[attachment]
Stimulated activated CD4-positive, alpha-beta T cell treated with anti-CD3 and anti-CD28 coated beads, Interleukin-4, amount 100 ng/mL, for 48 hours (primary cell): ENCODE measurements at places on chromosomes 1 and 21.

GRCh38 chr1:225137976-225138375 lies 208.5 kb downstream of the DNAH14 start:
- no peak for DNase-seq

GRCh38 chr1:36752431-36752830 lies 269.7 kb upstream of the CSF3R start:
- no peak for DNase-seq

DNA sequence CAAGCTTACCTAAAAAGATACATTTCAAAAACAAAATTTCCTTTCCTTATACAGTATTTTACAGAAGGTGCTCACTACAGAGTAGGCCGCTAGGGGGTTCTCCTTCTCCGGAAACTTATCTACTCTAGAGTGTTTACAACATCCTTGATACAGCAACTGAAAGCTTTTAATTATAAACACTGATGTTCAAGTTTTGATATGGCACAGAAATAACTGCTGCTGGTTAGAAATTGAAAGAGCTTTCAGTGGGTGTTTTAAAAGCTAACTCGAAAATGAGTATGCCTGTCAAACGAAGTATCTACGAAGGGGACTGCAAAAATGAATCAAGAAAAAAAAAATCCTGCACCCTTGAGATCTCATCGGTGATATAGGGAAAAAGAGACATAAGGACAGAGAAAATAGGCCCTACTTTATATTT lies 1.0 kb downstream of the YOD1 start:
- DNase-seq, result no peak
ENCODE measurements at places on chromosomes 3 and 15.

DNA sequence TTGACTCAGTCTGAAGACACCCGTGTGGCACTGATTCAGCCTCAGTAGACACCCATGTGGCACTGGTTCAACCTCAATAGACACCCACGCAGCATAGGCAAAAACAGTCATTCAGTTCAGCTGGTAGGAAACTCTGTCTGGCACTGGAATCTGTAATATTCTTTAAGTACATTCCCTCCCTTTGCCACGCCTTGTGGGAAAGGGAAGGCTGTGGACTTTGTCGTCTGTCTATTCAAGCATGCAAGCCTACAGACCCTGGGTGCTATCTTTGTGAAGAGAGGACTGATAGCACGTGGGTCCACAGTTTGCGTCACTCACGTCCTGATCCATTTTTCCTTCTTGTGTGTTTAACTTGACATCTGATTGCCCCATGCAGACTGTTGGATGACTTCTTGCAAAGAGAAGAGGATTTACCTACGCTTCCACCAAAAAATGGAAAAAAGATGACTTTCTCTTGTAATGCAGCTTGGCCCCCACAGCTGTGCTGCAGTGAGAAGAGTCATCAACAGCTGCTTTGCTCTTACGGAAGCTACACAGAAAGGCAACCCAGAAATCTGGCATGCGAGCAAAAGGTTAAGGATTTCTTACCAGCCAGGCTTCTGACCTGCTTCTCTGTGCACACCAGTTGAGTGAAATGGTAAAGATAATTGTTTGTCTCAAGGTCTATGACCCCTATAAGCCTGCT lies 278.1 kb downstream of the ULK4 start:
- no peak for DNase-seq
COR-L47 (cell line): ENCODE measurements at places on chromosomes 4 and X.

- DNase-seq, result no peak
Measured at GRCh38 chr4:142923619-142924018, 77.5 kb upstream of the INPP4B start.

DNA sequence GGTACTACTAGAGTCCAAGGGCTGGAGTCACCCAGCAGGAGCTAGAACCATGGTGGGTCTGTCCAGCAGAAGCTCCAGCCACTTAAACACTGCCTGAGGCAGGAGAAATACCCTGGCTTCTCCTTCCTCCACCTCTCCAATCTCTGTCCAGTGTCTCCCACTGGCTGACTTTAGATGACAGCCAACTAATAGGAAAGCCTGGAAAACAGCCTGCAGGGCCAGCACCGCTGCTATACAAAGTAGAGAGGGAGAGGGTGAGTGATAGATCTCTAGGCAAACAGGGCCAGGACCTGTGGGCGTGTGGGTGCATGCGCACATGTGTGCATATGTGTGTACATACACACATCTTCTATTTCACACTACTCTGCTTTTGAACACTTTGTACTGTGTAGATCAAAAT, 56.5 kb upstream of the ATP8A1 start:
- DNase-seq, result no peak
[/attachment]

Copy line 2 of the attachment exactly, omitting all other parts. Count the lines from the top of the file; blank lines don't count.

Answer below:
GRCh38 chr1:225137976-225138375 lies 208.5 kb downstream of the DNAH14 start: